Wednesday, 11 July 2007

Re Strangers

Our Waking Up To Strangers posting ruffled a few feathers among Sun Family folks, including Linda Williamson, former editor of the Toronto Sun and Paul Cantin, former Ottawa Sun staffer. (See e-mails below.)

The point of our TSF posting was a generation of readers raised on the Toronto Sun do not have the same bond with a lot of today's writers as they had with most writers from the 1970s through the 1990s.

"Strangers" we mentioned might not be strangers within Sun Media, but poll Toronto Sun readers and ask them how much they know about the tabloid's post-2000 imports.

Ask readers if they embrace any of the "strangers" to the same degree as Paul Rimstead, John Downing, Gary Dunford and other Sun pioneers, who were always much more than a byline and head and shoulders photo.

Linda Williamson writes:
"I hope you will get a number of responses from current Sun employees about your recent "strangers" post, but just in case, I am writing to set you straight on a couple of points.

I suspect you were being facetious, since I know you are well aware that some of the people you cite - such as P.J. Harston, whom you mentioned many months back when he was named the corporate business editor, are part of Quebecor's "convergence" effort that began about a year ago.

However, describing some of the people you mentioned as "strangers" is highly unfair. I'll stick to Comment, where, as you know, I was the editor until November 2006:

- Salim Mansur has been a regular Comment columnist since at least 2001 (I no longer have access to the database, so I can't give you an exact date, but that is my recollection). He is a political science professor at UWO in London, Ont., and widely respected as a commentator on politics and international affairs, particularly terrorism and the Mideast.

- Kathleen Harris has been a reporter with the Parliament Hill Bureau for several years and started before that at the Ottawa Sun - almost 10 years ago now, I believe.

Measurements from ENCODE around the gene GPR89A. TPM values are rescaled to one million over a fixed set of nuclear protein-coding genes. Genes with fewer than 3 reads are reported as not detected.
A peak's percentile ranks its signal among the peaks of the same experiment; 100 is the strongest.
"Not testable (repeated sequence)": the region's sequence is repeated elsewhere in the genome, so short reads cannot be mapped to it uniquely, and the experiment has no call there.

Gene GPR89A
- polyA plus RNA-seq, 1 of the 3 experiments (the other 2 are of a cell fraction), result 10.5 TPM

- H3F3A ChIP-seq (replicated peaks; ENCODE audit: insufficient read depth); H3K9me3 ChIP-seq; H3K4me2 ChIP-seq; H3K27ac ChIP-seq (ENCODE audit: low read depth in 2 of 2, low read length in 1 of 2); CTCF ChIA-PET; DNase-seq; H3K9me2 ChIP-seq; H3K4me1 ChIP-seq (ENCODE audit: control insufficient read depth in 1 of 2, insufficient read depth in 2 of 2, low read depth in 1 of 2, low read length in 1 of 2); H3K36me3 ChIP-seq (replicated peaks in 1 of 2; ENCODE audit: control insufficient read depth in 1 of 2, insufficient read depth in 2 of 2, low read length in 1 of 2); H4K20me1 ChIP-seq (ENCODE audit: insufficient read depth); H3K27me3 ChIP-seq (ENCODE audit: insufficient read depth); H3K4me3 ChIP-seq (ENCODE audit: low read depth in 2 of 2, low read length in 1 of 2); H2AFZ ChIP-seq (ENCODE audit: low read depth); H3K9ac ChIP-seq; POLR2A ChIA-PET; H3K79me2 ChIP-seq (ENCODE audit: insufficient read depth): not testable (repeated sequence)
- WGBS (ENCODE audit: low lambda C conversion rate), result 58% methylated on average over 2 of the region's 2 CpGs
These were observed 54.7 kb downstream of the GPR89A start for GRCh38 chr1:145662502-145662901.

- Mindelle Jacobs and I worked together at the Winnipeg Sun in the 1980s and the Ottawa Sun in the 1990s; she has been at the Edmonton Sun ever since, where she is one of the top columnists. Her columns have been picked up in the Toronto Sun Comment section periodically (like many others from the sister Suns, including my own before I moved to Toronto in 1997) for a good 10 years.

- Rachel Marsden? You know her story full well, having posted about her a few times. Whatever you may think of her, she has been a Sun columnist for about two years now, and is hardly a "stranger" to readers. None of these people are.

- Ajit Jain and Donna Marie Artuso are indeed (relatively) new additions, but it seems to me that they were introduced to readers in some way when they first appeared.

I hope this helps.


Linda Williamson"

From Paul Cantin:

"Hey, I just wanted to say that describing long-time Sun contributors such as Mindelle Jacobs and Salim Mansur as part of some recent program by Quebecor to ration resources or describing them as strangers to longtime Sun readers . . . you risk embarrassing yourself.

Mindy is a longtime veteran journalist who is based out west but has made some excellent contributions to the Toronto Sun over the years. Salim's work has been appearing in the paper for several years - he's not a figment of Quebecor's cost-cutting.

They may not be as well known to you, but for anyone who has been reading the op-ed pages carefully in, say, the last five to 10 years, I bet these are more familiar names than some of the long-departed (though fondly remembered) names you invoked from the good old days.

There is a danger in assuming that YOUR era at the Sun represents a pinnacle and anything else is a shadow of former glories. It's a danger any of us can fall into and it is disrespectful."

Thank you for your e-mails, Linda and Paul.

We now know more about the backgrounds of some of these "strangers."

But while some of the staffers mentioned above worked for other Sun Media newspapers for years or decades, they were new to Toronto readers.

Knowing who they are and where they came from would help readers bond with the post-2000 writers.

1 comment:

  1. Donna Marie Artuso is a former Edmonton Sun columnist who relocated to Washington about a decade ago.